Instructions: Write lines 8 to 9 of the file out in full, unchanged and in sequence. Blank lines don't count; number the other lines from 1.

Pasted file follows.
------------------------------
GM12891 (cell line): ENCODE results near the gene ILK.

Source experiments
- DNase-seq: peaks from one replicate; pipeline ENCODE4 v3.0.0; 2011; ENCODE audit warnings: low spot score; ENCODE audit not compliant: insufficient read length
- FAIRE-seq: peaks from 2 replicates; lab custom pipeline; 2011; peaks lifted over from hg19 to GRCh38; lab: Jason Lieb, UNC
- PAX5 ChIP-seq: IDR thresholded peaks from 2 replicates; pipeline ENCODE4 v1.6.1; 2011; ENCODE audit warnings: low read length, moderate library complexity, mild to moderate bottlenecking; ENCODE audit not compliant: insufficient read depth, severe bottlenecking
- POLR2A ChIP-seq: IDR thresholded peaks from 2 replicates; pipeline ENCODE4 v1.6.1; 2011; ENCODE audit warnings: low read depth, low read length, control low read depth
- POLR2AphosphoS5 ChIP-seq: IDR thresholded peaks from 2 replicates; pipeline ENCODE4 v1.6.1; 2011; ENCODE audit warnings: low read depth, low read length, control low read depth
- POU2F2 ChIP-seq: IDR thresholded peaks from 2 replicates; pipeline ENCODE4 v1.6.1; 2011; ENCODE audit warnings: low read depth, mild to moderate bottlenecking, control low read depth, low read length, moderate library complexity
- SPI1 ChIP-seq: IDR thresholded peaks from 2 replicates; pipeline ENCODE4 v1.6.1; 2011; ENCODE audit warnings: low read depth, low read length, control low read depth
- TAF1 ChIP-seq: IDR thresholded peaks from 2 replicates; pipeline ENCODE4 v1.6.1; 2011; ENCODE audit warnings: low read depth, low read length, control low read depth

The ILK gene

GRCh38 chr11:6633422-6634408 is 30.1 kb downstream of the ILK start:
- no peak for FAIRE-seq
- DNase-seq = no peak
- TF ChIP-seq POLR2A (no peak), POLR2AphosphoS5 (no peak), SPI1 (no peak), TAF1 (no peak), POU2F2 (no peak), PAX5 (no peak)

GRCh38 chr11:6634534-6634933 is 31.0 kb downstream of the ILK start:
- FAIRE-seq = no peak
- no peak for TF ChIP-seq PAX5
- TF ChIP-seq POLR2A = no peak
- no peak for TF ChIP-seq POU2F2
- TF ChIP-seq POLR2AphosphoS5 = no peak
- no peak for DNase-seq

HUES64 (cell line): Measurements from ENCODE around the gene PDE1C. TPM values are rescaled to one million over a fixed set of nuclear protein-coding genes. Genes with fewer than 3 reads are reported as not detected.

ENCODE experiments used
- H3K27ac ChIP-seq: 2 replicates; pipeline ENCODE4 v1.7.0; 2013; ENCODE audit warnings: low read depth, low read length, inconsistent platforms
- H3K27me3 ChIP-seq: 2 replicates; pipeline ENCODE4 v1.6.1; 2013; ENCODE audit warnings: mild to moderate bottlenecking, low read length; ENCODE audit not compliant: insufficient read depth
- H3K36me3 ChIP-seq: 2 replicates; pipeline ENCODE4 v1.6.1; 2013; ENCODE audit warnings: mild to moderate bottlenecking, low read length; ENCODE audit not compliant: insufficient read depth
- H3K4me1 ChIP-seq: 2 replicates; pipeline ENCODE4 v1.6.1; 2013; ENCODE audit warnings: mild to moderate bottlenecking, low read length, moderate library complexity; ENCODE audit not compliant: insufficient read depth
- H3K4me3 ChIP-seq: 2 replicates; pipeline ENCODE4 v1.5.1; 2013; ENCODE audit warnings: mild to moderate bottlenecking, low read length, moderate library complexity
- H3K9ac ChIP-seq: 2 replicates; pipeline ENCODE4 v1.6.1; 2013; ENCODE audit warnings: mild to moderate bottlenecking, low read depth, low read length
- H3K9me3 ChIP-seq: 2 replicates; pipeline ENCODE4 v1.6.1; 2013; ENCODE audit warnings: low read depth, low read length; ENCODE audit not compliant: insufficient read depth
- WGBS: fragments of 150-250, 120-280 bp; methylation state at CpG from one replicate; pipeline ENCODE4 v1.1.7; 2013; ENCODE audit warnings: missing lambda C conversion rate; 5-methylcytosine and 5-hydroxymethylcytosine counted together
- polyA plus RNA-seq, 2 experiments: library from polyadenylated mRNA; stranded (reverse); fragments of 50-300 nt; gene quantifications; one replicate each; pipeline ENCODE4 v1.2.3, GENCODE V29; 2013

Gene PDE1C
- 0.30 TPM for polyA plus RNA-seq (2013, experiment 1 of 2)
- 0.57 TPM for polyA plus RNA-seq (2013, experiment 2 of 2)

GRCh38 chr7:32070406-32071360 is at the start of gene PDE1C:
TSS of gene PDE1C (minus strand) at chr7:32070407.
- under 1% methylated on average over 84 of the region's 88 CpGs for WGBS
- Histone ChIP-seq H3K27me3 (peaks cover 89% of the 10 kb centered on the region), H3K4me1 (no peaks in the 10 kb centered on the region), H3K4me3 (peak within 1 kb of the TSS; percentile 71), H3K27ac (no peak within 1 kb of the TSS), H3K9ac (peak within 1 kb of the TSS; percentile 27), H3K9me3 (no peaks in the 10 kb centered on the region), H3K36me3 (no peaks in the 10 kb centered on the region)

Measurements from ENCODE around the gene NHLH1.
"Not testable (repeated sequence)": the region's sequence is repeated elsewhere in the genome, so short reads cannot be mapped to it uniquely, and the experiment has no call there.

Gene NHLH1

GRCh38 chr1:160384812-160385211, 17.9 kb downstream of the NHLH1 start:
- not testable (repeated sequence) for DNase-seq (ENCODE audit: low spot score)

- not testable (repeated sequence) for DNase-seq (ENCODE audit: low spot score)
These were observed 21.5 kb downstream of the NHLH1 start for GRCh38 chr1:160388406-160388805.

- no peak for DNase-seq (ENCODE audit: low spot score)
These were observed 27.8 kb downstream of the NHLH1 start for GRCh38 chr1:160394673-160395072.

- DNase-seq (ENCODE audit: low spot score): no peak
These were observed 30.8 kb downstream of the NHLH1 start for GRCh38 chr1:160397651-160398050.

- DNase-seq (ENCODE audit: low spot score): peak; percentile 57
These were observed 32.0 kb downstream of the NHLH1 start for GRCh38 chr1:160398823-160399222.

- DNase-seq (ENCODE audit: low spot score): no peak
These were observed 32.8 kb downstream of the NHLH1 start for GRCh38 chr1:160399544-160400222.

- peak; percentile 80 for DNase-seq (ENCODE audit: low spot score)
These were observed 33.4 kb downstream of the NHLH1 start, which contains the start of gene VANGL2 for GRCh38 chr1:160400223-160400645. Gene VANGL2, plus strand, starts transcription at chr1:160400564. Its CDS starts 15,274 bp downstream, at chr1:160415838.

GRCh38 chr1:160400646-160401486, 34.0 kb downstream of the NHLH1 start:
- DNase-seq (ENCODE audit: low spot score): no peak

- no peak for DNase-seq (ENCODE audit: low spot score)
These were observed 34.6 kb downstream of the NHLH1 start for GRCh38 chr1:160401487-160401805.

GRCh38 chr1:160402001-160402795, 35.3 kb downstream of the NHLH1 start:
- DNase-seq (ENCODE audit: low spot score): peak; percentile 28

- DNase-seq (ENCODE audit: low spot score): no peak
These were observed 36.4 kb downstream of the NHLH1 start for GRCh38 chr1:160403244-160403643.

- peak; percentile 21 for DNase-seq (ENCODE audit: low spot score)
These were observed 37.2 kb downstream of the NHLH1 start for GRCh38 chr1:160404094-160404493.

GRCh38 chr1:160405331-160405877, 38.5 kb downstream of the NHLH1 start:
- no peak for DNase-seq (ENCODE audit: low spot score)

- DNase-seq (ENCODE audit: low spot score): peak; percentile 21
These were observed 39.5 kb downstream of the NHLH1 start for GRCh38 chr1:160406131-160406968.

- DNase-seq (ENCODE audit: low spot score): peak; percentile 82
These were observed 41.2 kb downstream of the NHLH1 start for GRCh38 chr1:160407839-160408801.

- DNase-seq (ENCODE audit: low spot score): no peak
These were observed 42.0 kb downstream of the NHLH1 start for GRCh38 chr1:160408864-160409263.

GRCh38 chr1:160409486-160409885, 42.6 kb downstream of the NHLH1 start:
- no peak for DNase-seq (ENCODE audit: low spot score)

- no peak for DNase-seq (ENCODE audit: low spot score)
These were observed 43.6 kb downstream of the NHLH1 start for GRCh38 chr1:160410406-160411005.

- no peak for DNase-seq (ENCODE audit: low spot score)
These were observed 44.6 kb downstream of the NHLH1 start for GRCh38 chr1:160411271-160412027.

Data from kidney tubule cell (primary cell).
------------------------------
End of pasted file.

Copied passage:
- POU2F2 ChIP-seq: IDR thresholded peaks from 2 replicates; pipeline ENCODE4 v1.6.1; 2011; ENCODE audit warnings: low read depth, mild to moderate bottlenecking, control low read depth, low read length, moderate library complexity
- SPI1 ChIP-seq: IDR thresholded peaks from 2 replicates; pipeline ENCODE4 v1.6.1; 2011; ENCODE audit warnings: low read depth, low read length, control low read depth